There are many things we prepare for in life, getting married, having kids, buying a home, retirement, etc. Unfortunately, most of us do not prepare for the day we notice that our parents, grandparents, or other aging loved one needs more help than before. They seem to be doing fine in some areas of their life, but you have concerns about others; it might be their driving, or how their home is kept, or their health is deteriorating. We are unsure if we should intervene, or if we do, we are not sure how much to get involved. Your loved one may welcome your help or they may not, in fact they may become defensive and push you away saying everything is just fine. You know at some level that this is not the full picture but you don’t know where to begin. You might not even live in the same area and don’t know what you don’t know.
Perhaps you are helping your aging family member(s) and are exhausted attending to their needs, your family needs, and when possible, your needs. You may or may not have siblings or other family members who could help but don’t or disagree with you on how to handle the evolving needs and changing conditions. Or worse yet, you are in the midst of a crisis situation.
Your stress mounts, you feel overwhelmed, confused, and unsure about what to do next, you don’t know what resources are out there, and/or how to handle the emotional challenges within the family system. Every family situation is unique.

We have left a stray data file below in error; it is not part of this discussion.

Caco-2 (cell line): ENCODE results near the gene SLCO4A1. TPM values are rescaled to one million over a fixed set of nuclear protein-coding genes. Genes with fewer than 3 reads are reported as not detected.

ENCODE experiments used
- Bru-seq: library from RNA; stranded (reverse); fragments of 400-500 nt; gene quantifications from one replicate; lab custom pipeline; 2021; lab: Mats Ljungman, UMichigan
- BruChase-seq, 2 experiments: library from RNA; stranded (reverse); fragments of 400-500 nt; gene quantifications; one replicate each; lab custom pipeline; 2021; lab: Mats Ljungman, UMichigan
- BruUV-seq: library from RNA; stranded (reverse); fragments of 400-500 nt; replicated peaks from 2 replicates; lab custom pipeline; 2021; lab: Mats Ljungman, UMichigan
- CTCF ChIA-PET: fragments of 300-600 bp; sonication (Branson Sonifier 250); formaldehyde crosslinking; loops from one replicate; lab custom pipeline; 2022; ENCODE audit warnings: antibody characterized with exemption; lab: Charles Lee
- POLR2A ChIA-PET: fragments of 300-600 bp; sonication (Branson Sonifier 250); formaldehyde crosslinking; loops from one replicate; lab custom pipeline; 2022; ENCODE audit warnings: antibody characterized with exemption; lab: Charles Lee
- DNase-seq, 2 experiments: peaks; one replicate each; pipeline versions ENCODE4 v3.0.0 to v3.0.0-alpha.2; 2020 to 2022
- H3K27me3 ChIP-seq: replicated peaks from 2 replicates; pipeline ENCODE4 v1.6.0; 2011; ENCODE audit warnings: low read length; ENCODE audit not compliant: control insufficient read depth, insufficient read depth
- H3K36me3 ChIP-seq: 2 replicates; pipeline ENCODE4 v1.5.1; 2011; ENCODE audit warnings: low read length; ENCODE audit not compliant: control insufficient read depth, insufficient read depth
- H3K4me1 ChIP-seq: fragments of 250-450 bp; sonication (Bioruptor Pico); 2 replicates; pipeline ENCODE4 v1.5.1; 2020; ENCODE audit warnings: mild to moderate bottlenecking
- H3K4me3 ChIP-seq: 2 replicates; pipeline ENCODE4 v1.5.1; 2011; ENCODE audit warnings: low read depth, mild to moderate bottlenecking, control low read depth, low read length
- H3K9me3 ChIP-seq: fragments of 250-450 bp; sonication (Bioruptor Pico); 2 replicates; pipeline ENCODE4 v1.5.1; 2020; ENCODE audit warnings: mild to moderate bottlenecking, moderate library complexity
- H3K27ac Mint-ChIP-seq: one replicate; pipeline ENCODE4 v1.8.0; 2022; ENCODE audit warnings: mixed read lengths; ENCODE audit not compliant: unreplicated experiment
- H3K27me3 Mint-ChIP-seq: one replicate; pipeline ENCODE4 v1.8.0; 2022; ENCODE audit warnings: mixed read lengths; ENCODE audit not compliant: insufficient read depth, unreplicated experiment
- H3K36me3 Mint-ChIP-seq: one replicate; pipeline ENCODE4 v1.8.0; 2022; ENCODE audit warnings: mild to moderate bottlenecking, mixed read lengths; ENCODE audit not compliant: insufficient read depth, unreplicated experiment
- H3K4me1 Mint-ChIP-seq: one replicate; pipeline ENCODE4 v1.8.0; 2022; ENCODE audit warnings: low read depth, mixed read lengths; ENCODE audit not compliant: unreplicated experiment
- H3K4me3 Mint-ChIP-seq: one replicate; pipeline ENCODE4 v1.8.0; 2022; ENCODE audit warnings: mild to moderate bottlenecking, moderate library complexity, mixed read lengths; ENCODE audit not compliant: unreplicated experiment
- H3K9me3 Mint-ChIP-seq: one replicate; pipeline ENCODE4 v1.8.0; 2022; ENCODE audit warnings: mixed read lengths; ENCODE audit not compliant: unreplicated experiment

A Geriatric Care Manager is an expert in geriatric care with specialties in social work, nursing and mental health. They work closely with each family to understand their specific situation.
Based on an assessment of the individual’s ability to function independently, their mental status, nutrition needs, medical conditions, financial resources, home safety, etc., the Geriatric Care Manager develops a customized care plan, identifying what is going well and which areas need to be attended to, including resources to support identified needs.
The senior and their families choose what areas they want or need help with from the care manager. These services include:
- Providing education, information and referral resources
- Monitoring medical conditions, coordination care and advocating for the client
- Coordinating and providing oversight of personal care and home health
- Providing assistance in addressing legal and financial issues
- Making recommendations and referrals for other needed services
- Making placement recommendations and facilitating the process
- Providing direction on guardianship or conservatorship
- Providing emotional support and mediating family dynamics
- Serving as back-up for family members when they are out of town
You can find a care manager in your area on the Aging Life Care Association website at www.aginglifecare.org.
This article was written by Dee Childers, MA, and owner of Life Changes Elder Care Consulting, LLC, 208-321-5567, www.lifechangeseldercare.com.
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